“Although there were several ships in direct proximity to this anomaly, it is clear that none of them were associated with this anomaly,” the report said. “These factors precluded the possible identification of a point source. However, the NRC report allows high confidence that this was oil.”
The company operating the pipeline first reported the leak to the Coast Guard Response Center at 8:55 a.m. Saturday. However, the report said that the accident occurred at 2:30 a.m.
Federal and state authorities require prompt reporting of a spill. Failure to do so led to criminal prosecutions against Plains All American Pipeline, which caused a coastal spill near Santa Barbara in 2015, and Southern California Gas due to a massive well blowout later that year.
The 2016 Spill Response Plan for Amplify rigs submitted to federal regulators called for immediate notification to federal officials when more than one barrel of oil is released into the water. Releases larger than five barrels—or threatening state waters or the shoreline—require immediate notification from state fire officials and California wildlife officials.
The pipeline was supposed to be monitored under an automated leak detection system that would report problems to the round-the-clock control room on the oil rig known as Elly.
The system is designed to trigger an alarm when a change in oil flow is detected. But the speed at which you can pick up on these changes is expected to vary depending on the size of the leak. For large leaks – 10% or more of the amount of oil flowing through the pipeline – the detection time was estimated to be 5 minutes. Small leaks were expected to take up to 50 minutes to detect, according to the response plan.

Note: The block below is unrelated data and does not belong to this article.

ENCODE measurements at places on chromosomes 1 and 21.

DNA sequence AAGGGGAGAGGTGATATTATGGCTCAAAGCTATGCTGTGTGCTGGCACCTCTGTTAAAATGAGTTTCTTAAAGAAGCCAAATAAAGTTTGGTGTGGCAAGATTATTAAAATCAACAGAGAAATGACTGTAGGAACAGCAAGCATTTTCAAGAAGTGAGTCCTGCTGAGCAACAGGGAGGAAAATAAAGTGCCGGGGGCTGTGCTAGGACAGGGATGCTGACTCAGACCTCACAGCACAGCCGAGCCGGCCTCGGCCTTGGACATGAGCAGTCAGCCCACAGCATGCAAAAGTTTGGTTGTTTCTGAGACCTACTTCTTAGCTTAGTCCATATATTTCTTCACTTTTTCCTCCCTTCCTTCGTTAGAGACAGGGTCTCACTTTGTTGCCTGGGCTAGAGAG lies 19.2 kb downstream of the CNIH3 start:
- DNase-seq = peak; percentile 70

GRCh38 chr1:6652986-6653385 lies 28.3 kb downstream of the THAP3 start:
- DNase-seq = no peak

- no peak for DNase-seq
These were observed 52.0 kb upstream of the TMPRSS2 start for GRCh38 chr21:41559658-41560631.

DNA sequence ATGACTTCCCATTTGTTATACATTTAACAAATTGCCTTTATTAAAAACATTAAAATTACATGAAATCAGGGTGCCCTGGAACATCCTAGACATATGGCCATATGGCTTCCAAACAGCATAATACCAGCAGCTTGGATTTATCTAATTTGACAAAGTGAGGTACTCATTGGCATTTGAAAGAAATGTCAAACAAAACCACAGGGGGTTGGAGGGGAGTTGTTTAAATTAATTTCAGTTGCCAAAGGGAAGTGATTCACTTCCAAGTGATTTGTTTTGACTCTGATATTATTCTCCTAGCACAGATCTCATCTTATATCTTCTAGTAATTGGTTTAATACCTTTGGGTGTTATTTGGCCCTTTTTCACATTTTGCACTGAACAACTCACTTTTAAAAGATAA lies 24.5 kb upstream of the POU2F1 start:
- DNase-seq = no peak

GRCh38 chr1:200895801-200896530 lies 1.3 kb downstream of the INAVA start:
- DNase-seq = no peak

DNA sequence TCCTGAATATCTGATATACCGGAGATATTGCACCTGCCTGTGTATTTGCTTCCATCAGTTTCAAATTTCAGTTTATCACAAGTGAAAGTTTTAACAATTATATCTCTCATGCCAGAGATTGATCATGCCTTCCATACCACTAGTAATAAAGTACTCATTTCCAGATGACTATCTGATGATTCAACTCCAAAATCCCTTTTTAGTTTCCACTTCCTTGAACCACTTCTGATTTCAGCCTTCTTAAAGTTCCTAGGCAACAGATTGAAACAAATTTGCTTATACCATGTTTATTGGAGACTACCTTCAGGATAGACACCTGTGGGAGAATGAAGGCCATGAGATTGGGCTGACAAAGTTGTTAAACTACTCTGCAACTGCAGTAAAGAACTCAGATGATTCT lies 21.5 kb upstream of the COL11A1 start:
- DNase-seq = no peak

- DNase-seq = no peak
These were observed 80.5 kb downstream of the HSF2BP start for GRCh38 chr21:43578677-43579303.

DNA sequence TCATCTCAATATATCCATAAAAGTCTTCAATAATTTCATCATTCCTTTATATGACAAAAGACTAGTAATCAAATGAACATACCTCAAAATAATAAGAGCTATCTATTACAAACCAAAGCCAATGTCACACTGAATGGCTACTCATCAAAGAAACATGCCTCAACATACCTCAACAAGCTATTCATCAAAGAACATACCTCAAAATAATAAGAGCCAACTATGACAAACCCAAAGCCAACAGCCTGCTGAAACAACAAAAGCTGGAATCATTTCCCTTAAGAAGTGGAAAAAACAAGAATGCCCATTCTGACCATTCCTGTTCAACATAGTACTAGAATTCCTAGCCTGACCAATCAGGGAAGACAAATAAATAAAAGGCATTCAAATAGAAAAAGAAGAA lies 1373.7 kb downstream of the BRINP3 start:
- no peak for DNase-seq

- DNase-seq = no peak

The spill plan warned that a pipeline disruption could cause “significant damage to the environment” and that in a worst-case scenario 3,111 barrels (131,000 gallons) of oil could be released from the pipeline.
Welcher said the required agencies were notified “immediately” when the company realized the leak was from its tube. Records show that the spill was not reported by Amplify Energy, but by Witt O’Brien, a crisis and emergency management company included in the Spill Response Plan as a point of contact to notify the NRC.
The report said the leaked tube had been closed, but its containment had not been confirmed. The cause of the rupture is unknown.
Orange County District Attorney Todd Spitzer said he has investigators looking into whether he can file formal charges about the leak even though the leak occurred in US government-controlled waters. Officials said the US Department of Justice, Coast Guard and California Department of Fish and Wildlife were pursuing other potential criminal investigations.
Safety advocates have pushed for years for federal rules that would strengthen oil spill detection requirements and force companies to install valves that could automatically shut off the flow of crude in the event of a spill. The oil and pipeline industries have resisted these requirements due to the high cost.
“If the operator had more valves installed on this line, they would have a much better chance of isolating the point of failure now,” said Bill Karam of the Pipeline Safety Trust, an organization based in Bellingham, Washington.
The pipeline was built using a process known as electrical resistance welding, according to a regulatory filing from the company. The welding process has been linked to previous oil pipeline failures because corrosion can occur along welds, according to government and Caram safety guidelines.
Annual reports submitted to federal regulators in 2019 and 2020 showed that inspections of the pipe inside and out did not reveal anything that required repairs.